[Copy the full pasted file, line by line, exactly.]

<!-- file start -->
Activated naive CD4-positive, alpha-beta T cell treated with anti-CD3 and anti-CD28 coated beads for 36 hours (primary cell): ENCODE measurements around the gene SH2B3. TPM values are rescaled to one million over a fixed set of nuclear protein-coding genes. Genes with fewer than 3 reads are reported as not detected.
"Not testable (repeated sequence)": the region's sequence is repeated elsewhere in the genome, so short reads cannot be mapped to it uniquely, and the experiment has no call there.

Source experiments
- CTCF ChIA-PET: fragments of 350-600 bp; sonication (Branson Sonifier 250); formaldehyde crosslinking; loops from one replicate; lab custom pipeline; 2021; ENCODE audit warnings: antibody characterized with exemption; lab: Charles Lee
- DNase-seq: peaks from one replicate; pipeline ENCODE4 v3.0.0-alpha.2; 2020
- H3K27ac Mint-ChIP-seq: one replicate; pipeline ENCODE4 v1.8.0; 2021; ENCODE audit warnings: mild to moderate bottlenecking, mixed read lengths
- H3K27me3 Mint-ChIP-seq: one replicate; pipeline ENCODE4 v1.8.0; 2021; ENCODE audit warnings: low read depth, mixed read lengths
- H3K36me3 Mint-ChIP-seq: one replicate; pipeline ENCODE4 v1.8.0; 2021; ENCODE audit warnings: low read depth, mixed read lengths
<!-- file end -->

Activated naive CD4-positive, alpha-beta T cell treated with anti-CD3 and anti-CD28 coated beads for 36 hours (primary cell): ENCODE measurements around the gene SH2B3. TPM values are rescaled to one million over a fixed set of nuclear protein-coding genes. Genes with fewer than 3 reads are reported as not detected.
"Not testable (repeated sequence)": the region's sequence is repeated elsewhere in the genome, so short reads cannot be mapped to it uniquely, and the experiment has no call there.

Source experiments
- CTCF ChIA-PET: fragments of 350-600 bp; sonication (Branson Sonifier 250); formaldehyde crosslinking; loops from one replicate; lab custom pipeline; 2021; ENCODE audit warnings: antibody characterized with exemption; lab: Charles Lee
- DNase-seq: peaks from one replicate; pipeline ENCODE4 v3.0.0-alpha.2; 2020
- H3K27ac Mint-ChIP-seq: one replicate; pipeline ENCODE4 v1.8.0; 2021; ENCODE audit warnings: mild to moderate bottlenecking, mixed read lengths
- H3K27me3 Mint-ChIP-seq: one replicate; pipeline ENCODE4 v1.8.0; 2021; ENCODE audit warnings: low read depth, mixed read lengths
- H3K36me3 Mint-ChIP-seq: one replicate; pipeline ENCODE4 v1.8.0; 2021; ENCODE audit warnings: low read depth, mixed read lengths